Chronic pain after trauma is associated with serious clinical, social, and economic burden. Due to limitations in trauma registry data and previous studies, the current prevalence of chronic pain after trauma is unknown, and little is known about the association of pain with other long-term outcomes. We sought to describe the long-term burden of self-reported pain after injury and to determine its association with positive screen for posttraumatic stress disorder (PTSD), functional status, and return to work.
Trauma survivors with moderate or severe injuries and one completed follow-up interview at either 6 months or 12 months after injury were identified from the Functional Outcomes and Recovery after Trauma Emergencies project. Multivariable logistic regression models clustered by facility and adjusting for confounders were used to obtain the odds of positive PTSD screening, not returning to work, and functional limitation at 6 months and 12 months after injury, in trauma patients who reported to have pain on a daily basis compared to those who did not.
We completed interviews on 650 patients (43% of eligible patients). Half of patients (50%) reported experiencing pain daily, and 23% reported taking pain medications daily between 6 months and 12 months after injury. Compared to patients without pain, patients with pain were more likely to screen positive for PTSD (odds ratio [OR], 5.12; 95% confidence interval [CI], 2.97–8.85), have functional limitations for at least one daily activity (OR, 2.42; 95% CI, 1.38–4.26]), and not return to work (OR, 1.86; 95% CI, 1.02–3.39).
There is a significant amount of self-reported chronic pain after trauma, which is in turn associated with positive screen for PTSD, functional limitations, and delayed return to work. New metrics for measuring successful care of the trauma patient are needed that span beyond mortality, and it is important we shift our focus beyond the trauma center and toward improving the long-term morbidity of trauma survivors.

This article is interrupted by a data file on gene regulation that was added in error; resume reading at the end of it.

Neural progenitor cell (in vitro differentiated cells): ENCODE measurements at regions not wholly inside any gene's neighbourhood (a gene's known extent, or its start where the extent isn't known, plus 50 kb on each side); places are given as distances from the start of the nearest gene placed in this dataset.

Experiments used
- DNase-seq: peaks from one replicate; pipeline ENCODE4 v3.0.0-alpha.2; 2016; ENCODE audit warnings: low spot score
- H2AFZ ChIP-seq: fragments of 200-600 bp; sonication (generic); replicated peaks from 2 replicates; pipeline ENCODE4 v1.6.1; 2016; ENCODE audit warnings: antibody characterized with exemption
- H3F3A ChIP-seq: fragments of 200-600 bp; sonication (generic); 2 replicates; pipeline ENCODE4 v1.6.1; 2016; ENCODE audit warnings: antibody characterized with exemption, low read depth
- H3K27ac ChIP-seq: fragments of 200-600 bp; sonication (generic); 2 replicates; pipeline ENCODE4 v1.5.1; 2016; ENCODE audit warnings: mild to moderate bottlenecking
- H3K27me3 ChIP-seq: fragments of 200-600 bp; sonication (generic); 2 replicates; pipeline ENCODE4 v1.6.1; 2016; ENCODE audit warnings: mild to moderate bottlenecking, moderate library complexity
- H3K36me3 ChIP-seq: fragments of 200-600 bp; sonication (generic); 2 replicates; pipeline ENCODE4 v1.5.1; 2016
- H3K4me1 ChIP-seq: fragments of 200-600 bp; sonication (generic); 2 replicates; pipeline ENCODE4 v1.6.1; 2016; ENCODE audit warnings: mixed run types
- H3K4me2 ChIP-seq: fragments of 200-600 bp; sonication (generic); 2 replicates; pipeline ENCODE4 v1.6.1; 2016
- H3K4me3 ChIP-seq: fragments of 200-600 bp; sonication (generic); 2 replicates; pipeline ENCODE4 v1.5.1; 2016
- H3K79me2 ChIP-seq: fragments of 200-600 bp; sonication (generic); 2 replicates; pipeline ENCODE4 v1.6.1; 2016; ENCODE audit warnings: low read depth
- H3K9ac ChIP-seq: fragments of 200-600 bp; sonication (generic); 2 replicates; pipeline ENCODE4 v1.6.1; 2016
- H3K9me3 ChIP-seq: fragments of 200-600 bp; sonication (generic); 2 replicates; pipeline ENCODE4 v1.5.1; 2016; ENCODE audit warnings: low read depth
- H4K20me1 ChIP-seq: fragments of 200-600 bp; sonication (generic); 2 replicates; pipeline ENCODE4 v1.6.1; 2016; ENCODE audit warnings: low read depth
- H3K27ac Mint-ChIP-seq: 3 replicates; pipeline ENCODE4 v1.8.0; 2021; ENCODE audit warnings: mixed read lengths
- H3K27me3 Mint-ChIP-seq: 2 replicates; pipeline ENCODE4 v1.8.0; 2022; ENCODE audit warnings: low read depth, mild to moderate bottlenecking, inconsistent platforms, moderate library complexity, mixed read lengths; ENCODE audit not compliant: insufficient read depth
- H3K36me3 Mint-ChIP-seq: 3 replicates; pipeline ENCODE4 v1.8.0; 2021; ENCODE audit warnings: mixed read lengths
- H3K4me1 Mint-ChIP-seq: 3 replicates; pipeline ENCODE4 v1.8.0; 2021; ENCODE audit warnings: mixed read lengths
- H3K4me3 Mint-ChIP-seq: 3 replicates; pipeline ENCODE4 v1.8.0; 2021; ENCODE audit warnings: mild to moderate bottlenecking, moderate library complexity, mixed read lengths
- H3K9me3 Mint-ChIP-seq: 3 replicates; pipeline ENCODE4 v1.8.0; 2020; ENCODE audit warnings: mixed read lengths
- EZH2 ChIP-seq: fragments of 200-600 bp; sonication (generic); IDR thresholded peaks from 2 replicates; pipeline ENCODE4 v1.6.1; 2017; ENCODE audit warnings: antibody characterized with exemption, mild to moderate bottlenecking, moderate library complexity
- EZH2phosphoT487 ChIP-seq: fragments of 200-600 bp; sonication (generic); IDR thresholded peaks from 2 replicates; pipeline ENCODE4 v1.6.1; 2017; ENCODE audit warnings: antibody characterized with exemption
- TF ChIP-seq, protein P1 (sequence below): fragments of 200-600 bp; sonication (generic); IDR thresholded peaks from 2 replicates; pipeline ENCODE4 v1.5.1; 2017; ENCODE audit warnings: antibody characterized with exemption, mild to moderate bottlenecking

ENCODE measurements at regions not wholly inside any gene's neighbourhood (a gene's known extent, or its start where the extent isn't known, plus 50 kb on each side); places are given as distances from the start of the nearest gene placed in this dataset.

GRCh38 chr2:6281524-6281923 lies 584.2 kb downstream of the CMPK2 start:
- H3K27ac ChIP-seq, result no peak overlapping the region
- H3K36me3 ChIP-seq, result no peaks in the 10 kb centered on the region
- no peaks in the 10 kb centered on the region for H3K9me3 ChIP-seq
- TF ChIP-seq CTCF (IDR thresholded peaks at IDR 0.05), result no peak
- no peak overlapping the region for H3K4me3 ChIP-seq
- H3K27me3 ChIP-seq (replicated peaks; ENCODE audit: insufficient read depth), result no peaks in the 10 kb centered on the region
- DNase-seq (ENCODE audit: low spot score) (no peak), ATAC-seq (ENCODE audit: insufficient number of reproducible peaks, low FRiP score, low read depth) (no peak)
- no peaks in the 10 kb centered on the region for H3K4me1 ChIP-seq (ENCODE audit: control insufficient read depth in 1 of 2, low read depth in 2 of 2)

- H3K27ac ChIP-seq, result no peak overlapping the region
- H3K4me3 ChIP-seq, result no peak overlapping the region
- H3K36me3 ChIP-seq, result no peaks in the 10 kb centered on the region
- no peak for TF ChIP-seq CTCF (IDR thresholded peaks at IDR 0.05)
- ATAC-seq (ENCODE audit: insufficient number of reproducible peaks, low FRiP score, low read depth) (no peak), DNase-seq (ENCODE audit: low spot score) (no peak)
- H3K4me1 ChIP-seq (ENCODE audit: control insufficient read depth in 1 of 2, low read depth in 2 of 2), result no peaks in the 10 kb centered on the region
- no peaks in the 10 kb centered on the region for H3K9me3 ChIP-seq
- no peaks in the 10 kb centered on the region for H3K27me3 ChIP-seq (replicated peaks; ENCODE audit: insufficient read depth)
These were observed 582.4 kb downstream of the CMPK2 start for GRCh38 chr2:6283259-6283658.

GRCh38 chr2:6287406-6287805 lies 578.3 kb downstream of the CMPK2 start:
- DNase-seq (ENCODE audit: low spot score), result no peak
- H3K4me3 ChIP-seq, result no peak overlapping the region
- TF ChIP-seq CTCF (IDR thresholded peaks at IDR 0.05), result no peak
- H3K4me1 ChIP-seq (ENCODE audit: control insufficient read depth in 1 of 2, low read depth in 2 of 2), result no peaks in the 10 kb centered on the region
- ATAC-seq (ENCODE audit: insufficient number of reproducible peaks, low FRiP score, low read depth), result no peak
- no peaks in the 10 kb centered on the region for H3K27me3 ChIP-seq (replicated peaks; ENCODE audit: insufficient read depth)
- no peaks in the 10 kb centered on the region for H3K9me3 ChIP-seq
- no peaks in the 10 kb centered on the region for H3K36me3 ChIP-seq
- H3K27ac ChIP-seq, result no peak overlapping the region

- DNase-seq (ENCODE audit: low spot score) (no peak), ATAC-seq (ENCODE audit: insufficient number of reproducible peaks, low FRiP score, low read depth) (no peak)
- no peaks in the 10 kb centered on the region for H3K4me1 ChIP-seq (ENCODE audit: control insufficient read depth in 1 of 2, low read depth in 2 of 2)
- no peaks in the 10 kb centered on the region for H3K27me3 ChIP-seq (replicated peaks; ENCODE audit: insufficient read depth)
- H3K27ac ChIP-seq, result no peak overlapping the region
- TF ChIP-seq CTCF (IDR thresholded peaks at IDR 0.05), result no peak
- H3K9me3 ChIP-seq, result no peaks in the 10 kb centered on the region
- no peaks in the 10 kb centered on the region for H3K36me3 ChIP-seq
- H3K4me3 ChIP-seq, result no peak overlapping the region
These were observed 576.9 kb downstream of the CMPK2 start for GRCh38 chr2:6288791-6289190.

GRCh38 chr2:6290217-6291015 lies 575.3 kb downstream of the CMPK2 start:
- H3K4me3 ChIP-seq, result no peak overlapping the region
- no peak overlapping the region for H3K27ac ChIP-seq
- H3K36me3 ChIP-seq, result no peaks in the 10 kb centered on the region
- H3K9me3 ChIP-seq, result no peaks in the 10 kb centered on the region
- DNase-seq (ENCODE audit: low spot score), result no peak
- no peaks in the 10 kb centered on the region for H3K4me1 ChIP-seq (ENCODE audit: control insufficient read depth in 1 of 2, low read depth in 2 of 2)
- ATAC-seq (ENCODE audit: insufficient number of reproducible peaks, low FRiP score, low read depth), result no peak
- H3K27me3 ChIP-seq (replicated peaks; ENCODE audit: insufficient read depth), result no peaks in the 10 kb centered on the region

Therapeutic/Care management, level III.
From the Center for Surgery and Public Health, Brigham and Women’s Hospital, Harvard Medical School and Harvard T.H. Chan School of Public Health. Boston, Massachusetts (J.P.H.-E., A.F.H., S.S.A.R., E.L., A.H.H.); Division of Trauma, Acute Care Surgery and Surgical Critical Care, Department of Surgery, Boston University School of Medicine. Boston, Massachusetts (M.A., G.K.); Department of Surgery, Virginia Mason Medical Center, Seattle, Washington (C.W.); Division of Trauma, Critical Care and Acute Care Surgery, Department of Surgery, Oregon Health and Science University. Portland, Oregon (K.B.); Division of Trauma, Emergency Surgery, and Surgical Critical Care, Department of Surgery, Massachusetts General Hospital, Harvard Medical School. Boston, Massachusetts (H.M.K., G.V.); and Division of Trauma, Burn and Surgical Critical Care, Department of Surgery, Brigham and Women’s Hospital, Harvard Medical School. Boston, Massachusetts (A.S., A.H.H.).
Submitted: March 12, 2018, Revised: May 10, 2018, Accepted: June 15, 2018, Published online: July 17, 2018.
A portion of this work was presented in the plenary session of the Academic Surgical Congress in Las Vegas, NV, in February 7–9, 2017.
Supplemental digital content is available for this article. Direct URL citations appear in the printed text, and links to the digital files are provided in the HTML text of this article on the journal’s Web site (www.jtrauma.com).
Address for reprints: Juan Pablo Herrera-Escobar, MD, Center for Surgery and Public Health, 1620 Tremont St, Suite 4-020, Boston, Massachusetts 02120; email: email@example.com.